Melody Magazine

James Hubert Blake High School

Ol' Betsy

 

I walked down the paved streets protecting our milk money in my blue suede purse. I took notice to the brand new cars parked on the side of the street. You could tell they were new by the spit shine glare of the sun on the hood. Wait a couple of months, I thought, it’s barely gonna have so much as a twinkle. Of course with these rich folk and their maids it’ll probably last longer than that. I laughed to myself as I thought of how my father and I would wash the car every day just so momma would feel like an upper class woman. I clutched my purse close to stomach, keeping the coin safe and continued on my journey.

The best place in town to get milk is the old farm way in the back where farmer Jerry lives. No one on the upper side of town knows this of course, but I remember all the leftover milk jugs he gives our family when we can barely make rent. I promised him I’d pay him back for all the jugs, but knowing the economy that would have to wait a couple more years; the 1930’s weren’t lookin so good.

I reached the old abandoned railroad signaling the end of Kingsland, Georgia and crossed over them into the next town over. The metal on the tracks were rusted and peeling off at the sides. I kept close to the side down left keeping away from the snake holes. When I got across I staggered through the muddy terrain and took a sharp left through the woods. As I reached the end of the woods I saw an old man sitting on a rotting tree stump playing a homemade banjo. There was something in the way he played that banjo, something beautiful and passionate; something I haven’t seen in a long time. It reminded me of how my grandfather would sit on his old brown rocking chair and play me songs after all the farmin’ was done. The old man looked like he was in his mid-60’s and wore the remains of discarded fabric over his hallow frame. The only thing on him that looked fairly new were his shoes, but by the way they were squeezing his feet told me that they were never his. He may have looked homeless but he didn’t seem homeless; for his music seemed to take him somewhere no roof could ever replace.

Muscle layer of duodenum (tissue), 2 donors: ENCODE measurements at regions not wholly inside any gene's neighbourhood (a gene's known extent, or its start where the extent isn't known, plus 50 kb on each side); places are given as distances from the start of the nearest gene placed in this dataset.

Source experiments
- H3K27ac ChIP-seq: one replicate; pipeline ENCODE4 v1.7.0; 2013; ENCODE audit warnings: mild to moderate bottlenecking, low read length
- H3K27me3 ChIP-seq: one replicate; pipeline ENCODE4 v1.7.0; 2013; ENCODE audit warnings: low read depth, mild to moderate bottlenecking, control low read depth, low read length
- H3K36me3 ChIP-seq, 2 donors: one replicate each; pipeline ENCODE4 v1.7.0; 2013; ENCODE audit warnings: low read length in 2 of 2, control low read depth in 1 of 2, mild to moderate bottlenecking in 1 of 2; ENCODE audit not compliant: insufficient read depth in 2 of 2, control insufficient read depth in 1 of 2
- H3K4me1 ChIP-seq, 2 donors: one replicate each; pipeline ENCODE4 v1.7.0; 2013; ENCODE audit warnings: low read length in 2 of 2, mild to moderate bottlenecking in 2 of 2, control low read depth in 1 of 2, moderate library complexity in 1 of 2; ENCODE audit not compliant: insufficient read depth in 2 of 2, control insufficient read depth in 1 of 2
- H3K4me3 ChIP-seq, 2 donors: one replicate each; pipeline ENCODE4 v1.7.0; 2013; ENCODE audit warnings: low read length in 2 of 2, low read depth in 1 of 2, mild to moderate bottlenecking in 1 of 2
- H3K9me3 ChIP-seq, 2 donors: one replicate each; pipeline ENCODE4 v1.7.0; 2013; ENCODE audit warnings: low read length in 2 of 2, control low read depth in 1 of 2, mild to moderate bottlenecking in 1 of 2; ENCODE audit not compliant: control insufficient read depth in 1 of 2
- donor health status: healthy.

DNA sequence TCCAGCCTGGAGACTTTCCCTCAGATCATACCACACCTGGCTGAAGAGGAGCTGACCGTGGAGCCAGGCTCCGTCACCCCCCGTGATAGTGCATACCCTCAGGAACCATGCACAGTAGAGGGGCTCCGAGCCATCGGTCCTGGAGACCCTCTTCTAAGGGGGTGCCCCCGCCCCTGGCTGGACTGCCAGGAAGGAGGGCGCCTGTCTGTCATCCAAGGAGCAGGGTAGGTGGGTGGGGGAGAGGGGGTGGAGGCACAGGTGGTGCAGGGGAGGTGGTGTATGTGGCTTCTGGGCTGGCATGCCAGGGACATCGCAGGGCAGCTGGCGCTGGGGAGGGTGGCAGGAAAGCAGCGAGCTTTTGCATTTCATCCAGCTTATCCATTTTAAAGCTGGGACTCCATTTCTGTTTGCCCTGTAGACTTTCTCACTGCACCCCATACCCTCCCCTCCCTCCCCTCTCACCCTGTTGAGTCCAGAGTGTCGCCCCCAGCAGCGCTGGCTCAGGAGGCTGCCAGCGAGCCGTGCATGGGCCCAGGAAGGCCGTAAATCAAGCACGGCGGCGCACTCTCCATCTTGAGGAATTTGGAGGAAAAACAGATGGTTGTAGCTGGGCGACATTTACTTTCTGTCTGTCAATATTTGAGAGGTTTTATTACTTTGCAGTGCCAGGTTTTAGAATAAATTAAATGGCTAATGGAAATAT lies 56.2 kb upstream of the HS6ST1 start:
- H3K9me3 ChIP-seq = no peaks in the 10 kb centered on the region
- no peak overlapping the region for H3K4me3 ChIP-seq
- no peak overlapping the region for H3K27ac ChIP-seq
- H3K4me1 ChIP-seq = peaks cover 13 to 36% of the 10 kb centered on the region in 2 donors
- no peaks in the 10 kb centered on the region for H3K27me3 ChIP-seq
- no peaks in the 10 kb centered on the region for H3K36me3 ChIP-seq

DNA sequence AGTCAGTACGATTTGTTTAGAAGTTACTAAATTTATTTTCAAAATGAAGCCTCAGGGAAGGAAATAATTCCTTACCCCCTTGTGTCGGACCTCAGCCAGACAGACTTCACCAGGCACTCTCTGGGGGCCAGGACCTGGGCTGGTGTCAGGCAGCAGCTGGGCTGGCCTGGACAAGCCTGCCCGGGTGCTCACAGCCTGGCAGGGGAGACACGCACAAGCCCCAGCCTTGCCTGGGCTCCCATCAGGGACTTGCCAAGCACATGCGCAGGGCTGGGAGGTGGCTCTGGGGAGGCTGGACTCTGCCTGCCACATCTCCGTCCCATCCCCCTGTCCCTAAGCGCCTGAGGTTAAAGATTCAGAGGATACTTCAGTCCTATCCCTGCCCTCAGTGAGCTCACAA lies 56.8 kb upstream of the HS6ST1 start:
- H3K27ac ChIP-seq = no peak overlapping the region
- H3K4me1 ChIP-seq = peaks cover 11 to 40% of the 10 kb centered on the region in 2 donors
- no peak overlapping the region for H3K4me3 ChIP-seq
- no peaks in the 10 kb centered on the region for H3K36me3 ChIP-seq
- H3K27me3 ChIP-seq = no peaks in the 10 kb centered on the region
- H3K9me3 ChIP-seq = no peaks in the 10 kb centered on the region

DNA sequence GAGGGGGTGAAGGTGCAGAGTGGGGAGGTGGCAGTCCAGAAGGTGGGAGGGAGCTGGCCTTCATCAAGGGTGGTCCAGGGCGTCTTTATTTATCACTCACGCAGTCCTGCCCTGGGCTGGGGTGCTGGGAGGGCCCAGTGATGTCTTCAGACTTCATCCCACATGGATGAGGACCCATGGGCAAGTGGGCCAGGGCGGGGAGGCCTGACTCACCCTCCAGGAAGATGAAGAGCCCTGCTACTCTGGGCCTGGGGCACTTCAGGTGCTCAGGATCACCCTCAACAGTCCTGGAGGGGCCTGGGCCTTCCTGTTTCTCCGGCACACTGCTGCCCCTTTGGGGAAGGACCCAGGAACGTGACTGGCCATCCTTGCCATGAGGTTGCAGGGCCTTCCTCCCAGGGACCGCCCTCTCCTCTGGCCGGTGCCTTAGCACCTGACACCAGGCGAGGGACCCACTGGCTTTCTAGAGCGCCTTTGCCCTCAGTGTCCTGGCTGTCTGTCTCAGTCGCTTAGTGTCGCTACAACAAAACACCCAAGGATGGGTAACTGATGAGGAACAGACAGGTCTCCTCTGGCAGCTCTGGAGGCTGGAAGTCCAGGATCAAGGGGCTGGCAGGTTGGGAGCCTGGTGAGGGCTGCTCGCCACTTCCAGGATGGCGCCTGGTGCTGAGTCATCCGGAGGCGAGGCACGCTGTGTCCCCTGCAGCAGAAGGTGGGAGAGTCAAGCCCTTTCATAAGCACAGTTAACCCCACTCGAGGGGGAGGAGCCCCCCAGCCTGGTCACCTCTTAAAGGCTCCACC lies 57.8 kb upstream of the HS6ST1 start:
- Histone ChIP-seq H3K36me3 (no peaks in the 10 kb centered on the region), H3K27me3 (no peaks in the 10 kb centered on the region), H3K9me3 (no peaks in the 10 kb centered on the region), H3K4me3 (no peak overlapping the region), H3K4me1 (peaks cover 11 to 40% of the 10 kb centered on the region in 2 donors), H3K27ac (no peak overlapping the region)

He didn’t look up from his banjo but a slight nod of his head told me he knew I was there. I smiled and reached into my purse for the milk money and held it in the palm of my hand. I said a small prayer for him in my head and handed the nickel to him. He looked up at me and, with a shake of his head, denied the money.

“Aint no need to pay me little lady,” he said, “I gots all the stuffs I need to last me till the mornin.”

“But what about food, sure you must be starving out here.” I protested.

“As long as I’m with ol’ Betsy I’m as safe as any man could be.”

He smiled stroked his banjo with his fingertips. He then folded my hand back over the nickel and said, “You go on about your day now, a young lady like yourself shouldn’t be stayin’ out too late on this side of Georgia. It aint safe.” He said.

With that, I thanked him for the music and walked on toward farmer Jerry’s farm, sloshing through the mud staining my newly sewn dress; keeping the nickel clean.

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